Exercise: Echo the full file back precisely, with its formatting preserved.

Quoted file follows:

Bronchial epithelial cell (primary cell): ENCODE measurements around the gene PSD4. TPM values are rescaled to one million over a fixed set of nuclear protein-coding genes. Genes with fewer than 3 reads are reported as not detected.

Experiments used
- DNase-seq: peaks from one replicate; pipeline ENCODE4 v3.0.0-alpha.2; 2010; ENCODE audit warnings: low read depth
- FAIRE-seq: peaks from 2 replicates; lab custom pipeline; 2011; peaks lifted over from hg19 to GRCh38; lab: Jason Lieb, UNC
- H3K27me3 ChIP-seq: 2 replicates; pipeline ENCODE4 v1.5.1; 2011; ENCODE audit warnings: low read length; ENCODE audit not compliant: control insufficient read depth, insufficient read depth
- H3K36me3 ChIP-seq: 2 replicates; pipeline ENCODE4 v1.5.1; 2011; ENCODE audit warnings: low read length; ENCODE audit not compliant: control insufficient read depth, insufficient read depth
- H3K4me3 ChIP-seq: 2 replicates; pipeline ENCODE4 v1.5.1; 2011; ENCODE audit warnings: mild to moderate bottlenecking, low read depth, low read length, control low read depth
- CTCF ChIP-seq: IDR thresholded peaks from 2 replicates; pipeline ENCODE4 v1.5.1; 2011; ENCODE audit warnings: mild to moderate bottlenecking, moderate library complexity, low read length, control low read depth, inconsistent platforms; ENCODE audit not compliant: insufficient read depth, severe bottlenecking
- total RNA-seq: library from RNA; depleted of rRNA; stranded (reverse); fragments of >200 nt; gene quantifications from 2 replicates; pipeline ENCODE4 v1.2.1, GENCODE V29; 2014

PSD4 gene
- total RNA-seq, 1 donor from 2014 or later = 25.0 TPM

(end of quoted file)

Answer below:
Bronchial epithelial cell (primary cell): ENCODE measurements around the gene PSD4. TPM values are rescaled to one million over a fixed set of nuclear protein-coding genes. Genes with fewer than 3 reads are reported as not detected.

Experiments used
- DNase-seq: peaks from one replicate; pipeline ENCODE4 v3.0.0-alpha.2; 2010; ENCODE audit warnings: low read depth
- FAIRE-seq: peaks from 2 replicates; lab custom pipeline; 2011; peaks lifted over from hg19 to GRCh38; lab: Jason Lieb, UNC
- H3K27me3 ChIP-seq: 2 replicates; pipeline ENCODE4 v1.5.1; 2011; ENCODE audit warnings: low read length; ENCODE audit not compliant: control insufficient read depth, insufficient read depth
- H3K36me3 ChIP-seq: 2 replicates; pipeline ENCODE4 v1.5.1; 2011; ENCODE audit warnings: low read length; ENCODE audit not compliant: control insufficient read depth, insufficient read depth
- H3K4me3 ChIP-seq: 2 replicates; pipeline ENCODE4 v1.5.1; 2011; ENCODE audit warnings: mild to moderate bottlenecking, low read depth, low read length, control low read depth
- CTCF ChIP-seq: IDR thresholded peaks from 2 replicates; pipeline ENCODE4 v1.5.1; 2011; ENCODE audit warnings: mild to moderate bottlenecking, moderate library complexity, low read length, control low read depth, inconsistent platforms; ENCODE audit not compliant: insufficient read depth, severe bottlenecking
- total RNA-seq: library from RNA; depleted of rRNA; stranded (reverse); fragments of >200 nt; gene quantifications from 2 replicates; pipeline ENCODE4 v1.2.1, GENCODE V29; 2014

PSD4 gene
- total RNA-seq, 1 donor from 2014 or later = 25.0 TPM